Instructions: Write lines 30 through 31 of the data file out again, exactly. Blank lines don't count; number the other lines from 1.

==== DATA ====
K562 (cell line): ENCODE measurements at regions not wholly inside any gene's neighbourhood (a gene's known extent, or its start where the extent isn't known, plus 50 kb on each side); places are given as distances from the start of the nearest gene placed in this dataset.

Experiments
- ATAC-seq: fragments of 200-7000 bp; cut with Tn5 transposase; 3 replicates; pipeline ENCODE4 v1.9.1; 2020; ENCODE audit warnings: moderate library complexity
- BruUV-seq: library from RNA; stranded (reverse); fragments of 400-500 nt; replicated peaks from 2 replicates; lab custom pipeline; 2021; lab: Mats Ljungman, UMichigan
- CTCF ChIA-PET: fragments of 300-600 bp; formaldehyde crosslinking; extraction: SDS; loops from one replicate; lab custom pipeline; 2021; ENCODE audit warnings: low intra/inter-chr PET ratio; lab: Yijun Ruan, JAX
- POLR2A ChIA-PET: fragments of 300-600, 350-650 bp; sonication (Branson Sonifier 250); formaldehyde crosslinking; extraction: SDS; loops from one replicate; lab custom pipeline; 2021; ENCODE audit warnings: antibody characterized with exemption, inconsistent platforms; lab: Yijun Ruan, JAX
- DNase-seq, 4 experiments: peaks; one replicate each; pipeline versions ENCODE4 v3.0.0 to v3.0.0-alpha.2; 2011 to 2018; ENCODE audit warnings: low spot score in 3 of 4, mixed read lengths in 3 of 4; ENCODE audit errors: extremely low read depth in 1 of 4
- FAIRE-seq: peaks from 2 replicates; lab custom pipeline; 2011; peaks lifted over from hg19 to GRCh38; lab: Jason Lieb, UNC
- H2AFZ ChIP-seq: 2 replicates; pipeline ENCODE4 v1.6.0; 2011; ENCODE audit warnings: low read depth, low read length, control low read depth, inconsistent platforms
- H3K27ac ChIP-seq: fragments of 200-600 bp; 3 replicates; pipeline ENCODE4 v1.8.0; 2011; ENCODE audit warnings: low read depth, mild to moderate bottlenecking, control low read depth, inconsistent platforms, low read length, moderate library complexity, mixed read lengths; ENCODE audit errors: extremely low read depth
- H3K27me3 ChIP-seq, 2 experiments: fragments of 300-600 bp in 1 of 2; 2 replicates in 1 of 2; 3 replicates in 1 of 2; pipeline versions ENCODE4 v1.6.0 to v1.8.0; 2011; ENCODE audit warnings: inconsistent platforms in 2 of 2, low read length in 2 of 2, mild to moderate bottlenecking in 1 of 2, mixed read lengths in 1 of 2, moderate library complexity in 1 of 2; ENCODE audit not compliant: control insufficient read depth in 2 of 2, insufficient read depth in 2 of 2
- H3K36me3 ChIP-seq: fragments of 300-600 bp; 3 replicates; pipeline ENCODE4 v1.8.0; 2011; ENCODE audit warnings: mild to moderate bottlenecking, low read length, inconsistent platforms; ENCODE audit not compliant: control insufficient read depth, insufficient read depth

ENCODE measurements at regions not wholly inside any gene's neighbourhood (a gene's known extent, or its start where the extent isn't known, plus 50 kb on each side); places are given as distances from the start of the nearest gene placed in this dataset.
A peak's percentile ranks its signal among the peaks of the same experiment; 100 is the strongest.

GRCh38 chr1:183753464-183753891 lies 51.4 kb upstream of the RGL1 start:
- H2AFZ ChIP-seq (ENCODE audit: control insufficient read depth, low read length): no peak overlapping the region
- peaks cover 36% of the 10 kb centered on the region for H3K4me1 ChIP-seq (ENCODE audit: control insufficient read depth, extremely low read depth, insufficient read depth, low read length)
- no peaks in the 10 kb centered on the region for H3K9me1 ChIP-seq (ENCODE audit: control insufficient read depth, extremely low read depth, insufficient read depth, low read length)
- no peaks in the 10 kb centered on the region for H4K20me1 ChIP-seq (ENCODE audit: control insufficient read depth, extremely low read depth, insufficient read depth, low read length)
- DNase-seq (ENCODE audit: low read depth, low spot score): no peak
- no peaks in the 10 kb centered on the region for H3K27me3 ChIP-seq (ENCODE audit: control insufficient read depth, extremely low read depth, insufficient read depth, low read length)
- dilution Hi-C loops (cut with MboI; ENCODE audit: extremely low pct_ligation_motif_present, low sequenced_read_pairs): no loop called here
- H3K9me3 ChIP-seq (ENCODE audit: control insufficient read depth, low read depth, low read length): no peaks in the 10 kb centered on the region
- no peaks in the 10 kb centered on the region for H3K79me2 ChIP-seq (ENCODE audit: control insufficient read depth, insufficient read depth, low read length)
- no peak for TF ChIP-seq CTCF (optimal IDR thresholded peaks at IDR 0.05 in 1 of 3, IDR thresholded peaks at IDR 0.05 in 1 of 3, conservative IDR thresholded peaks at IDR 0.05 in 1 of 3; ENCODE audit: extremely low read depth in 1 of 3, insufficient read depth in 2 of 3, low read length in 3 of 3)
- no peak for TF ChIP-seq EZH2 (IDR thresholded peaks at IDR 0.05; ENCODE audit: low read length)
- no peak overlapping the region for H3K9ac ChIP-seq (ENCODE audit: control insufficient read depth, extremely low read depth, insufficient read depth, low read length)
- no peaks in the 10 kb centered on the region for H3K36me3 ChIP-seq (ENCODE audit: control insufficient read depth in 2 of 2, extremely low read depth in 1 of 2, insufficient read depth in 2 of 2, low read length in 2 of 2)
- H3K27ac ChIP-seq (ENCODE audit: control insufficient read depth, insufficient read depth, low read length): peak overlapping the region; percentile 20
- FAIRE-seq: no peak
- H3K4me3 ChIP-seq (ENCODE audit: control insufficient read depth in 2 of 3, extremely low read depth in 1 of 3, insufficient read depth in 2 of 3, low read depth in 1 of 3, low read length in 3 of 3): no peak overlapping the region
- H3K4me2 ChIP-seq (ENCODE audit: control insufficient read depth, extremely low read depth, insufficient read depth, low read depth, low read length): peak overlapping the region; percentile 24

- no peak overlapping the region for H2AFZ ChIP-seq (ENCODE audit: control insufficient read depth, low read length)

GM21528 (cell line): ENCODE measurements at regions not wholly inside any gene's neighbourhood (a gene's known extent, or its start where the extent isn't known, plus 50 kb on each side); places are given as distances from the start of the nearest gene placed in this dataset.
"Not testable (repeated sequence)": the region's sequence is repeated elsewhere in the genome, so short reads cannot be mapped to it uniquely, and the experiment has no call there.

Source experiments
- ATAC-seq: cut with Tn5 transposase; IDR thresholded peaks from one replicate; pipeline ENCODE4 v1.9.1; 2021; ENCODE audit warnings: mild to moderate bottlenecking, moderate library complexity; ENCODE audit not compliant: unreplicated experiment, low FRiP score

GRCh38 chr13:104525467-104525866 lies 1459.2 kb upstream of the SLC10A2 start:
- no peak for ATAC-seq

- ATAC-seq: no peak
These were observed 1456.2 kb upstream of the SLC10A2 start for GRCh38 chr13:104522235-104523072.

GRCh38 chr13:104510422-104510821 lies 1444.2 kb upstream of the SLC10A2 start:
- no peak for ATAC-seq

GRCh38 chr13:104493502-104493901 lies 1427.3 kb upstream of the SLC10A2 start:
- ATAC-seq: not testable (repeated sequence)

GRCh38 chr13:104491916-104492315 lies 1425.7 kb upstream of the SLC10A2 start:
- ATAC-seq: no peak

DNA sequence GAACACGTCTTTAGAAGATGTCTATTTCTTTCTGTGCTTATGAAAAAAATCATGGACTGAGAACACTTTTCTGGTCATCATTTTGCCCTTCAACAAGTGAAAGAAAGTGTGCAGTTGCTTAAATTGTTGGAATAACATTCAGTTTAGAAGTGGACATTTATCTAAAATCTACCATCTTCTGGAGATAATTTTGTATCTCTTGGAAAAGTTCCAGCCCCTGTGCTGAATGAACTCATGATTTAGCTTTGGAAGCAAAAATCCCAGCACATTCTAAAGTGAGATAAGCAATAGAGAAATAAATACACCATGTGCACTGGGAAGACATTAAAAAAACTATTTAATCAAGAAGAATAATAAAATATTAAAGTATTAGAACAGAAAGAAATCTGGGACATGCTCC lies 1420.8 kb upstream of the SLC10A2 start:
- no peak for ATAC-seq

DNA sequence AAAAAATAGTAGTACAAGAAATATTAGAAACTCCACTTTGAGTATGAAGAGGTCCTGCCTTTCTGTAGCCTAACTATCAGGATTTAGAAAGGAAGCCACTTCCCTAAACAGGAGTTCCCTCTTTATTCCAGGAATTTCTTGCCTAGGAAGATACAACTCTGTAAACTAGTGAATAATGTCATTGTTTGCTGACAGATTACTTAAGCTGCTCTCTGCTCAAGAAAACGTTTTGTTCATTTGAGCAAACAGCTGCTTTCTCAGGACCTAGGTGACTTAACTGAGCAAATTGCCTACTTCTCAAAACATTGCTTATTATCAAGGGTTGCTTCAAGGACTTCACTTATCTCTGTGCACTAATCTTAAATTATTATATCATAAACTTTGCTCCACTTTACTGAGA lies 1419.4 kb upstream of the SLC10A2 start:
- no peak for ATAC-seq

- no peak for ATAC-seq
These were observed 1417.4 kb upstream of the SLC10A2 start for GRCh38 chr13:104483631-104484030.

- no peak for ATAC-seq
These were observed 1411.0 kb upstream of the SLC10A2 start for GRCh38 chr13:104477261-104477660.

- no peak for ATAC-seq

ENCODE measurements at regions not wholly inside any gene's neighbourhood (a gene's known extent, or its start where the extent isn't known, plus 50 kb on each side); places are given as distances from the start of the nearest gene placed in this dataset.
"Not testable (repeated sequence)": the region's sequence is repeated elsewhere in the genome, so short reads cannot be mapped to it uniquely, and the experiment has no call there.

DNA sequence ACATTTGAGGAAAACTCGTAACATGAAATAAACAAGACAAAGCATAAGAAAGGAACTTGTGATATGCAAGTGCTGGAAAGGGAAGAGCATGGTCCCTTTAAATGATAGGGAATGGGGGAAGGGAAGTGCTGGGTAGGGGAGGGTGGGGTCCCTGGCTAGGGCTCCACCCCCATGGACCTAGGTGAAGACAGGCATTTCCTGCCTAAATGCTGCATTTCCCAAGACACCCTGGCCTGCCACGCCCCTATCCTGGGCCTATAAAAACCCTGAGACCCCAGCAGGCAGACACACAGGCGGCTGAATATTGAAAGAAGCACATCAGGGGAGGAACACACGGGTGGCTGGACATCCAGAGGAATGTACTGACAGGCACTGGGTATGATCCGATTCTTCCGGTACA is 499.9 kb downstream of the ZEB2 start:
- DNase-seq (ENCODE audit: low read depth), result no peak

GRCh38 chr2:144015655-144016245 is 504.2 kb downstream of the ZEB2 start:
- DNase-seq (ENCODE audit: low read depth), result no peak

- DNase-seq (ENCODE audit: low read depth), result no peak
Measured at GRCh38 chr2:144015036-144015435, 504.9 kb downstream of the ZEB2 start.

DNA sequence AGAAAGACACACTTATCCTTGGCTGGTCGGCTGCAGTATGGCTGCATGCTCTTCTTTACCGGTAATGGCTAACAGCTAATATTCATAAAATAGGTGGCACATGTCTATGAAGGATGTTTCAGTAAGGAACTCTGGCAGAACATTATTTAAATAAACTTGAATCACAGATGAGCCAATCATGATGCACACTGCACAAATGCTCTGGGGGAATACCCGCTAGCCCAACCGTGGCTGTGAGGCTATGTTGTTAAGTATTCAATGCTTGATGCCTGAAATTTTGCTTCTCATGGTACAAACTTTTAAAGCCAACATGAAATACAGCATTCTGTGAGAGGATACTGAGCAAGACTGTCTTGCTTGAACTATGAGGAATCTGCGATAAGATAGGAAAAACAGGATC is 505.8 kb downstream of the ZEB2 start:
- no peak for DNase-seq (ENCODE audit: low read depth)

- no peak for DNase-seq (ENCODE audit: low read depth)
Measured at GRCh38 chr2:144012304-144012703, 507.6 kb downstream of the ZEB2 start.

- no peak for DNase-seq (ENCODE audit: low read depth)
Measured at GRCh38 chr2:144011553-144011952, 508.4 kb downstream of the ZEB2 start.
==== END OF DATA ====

- FAIRE-seq: no peak
- H3K4me3 ChIP-seq (ENCODE audit: control insufficient read depth in 2 of 3, extremely low read depth in 1 of 3, insufficient read depth in 2 of 3, low read depth in 1 of 3, low read length in 3 of 3): no peak overlapping the region